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Case report
Acral vascular syndrome during an immune checkpoint inhibitor
  1. Patrick O'Connor1,
  2. Raquele Laury2,
  3. Pooja Bhadbhade3,
  4. Qamar Khan4 and
  5. Stephen Williamson4
  1. 1University of Kansas School of Medicine, Kansas City, Kansas, USA
  2. 2Department of Pathology & Laboratory Medicine, University of Kansas Medical Center, Kansas City, Kansas, USA
  3. 3Department of Allergy, Clinical Immunology, and Rheumatology, University of Kansas Medical Center, Kansas City, Kansas, USA
  4. 4Department of Medical Oncology, University of Kansas Medical Center, Kansas City, Kansas, USA
  1. Correspondence to Patrick O'Connor; poconnor2{at}


Immune checkpoint inhibitors, including antiprogrammed death cell protein 1 (anti-PD-1) and anti cytotoxic T-lymphocyte-associated protein 4 (anti-CTLA-4), have been associated with a range of autoimmune-related side effects since their introduction in cancer treatment. Small vessel digital necrosis, referred to as the acral vascular syndrome, is a rare but serious complication that can result in loss of digits. Here we present a case report of acral vascular syndrome and review possible aetiologies. A 45- year-old woman with invasive ductal carcinoma of the left breast presented to the emergency department during neoadjuvant treatment with carboplatin, docetaxel and pembrolizumab with complaints of severe pain in her right third digit. She had physical findings consistent with ischaemic necrosis and gangrene of the distal phalanx. Angiography demonstrated Raynaud’s phenomenon in the distal portion of the digits. Laboratory testing showed a weakly positive RNA polymerase III antibody level. Her case resulted in surgical amputation of her affected digit after partial resolution of symptoms with prednisone, vasodilators and antibiotics.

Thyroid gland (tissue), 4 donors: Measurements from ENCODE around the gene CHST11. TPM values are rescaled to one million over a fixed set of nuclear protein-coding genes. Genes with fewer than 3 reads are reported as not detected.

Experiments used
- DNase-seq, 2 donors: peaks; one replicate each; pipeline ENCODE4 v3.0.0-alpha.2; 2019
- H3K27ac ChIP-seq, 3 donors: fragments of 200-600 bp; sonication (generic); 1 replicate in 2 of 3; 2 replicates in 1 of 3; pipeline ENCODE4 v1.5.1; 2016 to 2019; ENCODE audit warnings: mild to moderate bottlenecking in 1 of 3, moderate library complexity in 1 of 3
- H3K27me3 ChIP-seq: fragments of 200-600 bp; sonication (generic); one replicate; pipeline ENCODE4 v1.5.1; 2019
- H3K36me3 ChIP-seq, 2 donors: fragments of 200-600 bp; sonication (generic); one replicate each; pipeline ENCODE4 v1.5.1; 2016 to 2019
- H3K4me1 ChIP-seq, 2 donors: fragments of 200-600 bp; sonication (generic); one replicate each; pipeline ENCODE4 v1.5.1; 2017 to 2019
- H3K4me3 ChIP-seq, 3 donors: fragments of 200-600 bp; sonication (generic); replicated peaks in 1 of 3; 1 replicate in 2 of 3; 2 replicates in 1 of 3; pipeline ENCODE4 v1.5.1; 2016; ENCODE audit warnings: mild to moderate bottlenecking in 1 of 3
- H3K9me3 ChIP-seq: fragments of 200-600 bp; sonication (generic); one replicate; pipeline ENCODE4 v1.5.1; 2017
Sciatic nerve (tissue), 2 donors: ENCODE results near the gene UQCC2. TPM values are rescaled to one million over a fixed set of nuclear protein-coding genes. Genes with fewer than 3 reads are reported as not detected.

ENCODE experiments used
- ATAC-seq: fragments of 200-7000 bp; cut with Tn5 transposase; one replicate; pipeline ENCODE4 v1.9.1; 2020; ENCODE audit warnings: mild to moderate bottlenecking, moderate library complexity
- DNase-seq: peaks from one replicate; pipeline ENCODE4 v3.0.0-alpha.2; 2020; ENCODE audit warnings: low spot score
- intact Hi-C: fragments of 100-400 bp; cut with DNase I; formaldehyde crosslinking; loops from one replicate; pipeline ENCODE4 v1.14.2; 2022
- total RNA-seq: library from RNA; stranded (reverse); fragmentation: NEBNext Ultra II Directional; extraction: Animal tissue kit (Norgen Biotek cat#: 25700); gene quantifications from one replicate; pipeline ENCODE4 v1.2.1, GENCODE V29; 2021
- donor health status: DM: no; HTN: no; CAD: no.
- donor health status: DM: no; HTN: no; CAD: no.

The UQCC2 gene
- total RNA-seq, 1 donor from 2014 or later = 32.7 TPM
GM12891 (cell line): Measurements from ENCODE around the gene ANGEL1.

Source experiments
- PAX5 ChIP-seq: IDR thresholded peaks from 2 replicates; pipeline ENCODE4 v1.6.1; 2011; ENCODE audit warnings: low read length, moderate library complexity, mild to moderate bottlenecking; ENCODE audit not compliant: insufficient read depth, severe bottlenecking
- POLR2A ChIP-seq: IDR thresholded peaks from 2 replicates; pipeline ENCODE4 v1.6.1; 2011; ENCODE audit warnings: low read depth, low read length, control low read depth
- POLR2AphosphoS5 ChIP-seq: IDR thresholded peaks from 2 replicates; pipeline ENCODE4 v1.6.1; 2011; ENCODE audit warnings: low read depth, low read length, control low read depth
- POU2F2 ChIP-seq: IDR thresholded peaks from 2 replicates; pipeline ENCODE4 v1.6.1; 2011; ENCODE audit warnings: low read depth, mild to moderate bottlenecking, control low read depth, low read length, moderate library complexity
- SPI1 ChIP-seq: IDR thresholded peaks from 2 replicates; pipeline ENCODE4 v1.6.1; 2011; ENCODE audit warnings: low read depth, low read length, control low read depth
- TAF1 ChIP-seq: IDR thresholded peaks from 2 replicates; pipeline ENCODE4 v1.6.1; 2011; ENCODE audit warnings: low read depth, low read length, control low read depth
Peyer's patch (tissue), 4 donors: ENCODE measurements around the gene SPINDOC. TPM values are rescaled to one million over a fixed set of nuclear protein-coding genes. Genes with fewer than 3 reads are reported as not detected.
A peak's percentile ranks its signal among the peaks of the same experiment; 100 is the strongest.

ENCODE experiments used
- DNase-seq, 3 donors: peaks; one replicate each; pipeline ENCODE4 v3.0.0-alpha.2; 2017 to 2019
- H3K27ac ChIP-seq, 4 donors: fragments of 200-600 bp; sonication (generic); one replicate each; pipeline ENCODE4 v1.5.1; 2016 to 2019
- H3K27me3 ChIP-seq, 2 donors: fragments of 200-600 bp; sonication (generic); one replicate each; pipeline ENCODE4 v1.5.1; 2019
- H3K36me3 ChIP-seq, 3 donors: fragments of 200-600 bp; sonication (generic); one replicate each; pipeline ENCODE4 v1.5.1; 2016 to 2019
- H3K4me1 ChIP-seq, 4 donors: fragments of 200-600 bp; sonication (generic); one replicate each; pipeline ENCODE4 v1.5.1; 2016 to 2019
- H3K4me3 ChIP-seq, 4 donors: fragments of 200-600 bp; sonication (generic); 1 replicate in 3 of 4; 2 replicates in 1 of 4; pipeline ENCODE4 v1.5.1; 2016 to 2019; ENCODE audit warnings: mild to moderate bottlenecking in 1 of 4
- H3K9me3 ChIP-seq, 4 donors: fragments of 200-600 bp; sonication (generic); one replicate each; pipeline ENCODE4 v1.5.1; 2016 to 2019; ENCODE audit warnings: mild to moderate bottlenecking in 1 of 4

• oncology
  • unwanted effects / adverse reactions
  • vasculitis

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  • Contributors PO is the primary author and he drafted most of the manuscript. PB contributed substantially to the design and drafting of the manuscript, particularly in the description of the disease process. QK contributed to drafting of the manuscript. SW oversaw the drafting process and was responsible for final editing.

  • Funding The authors have not declared a specific grant for this research from any funding agency in the public, commercial or not-for-profit sectors.

  • Competing interests None declared.

  • Patient consent for publication Obtained.

  • Provenance and peer review Not commissioned; externally peer reviewed.

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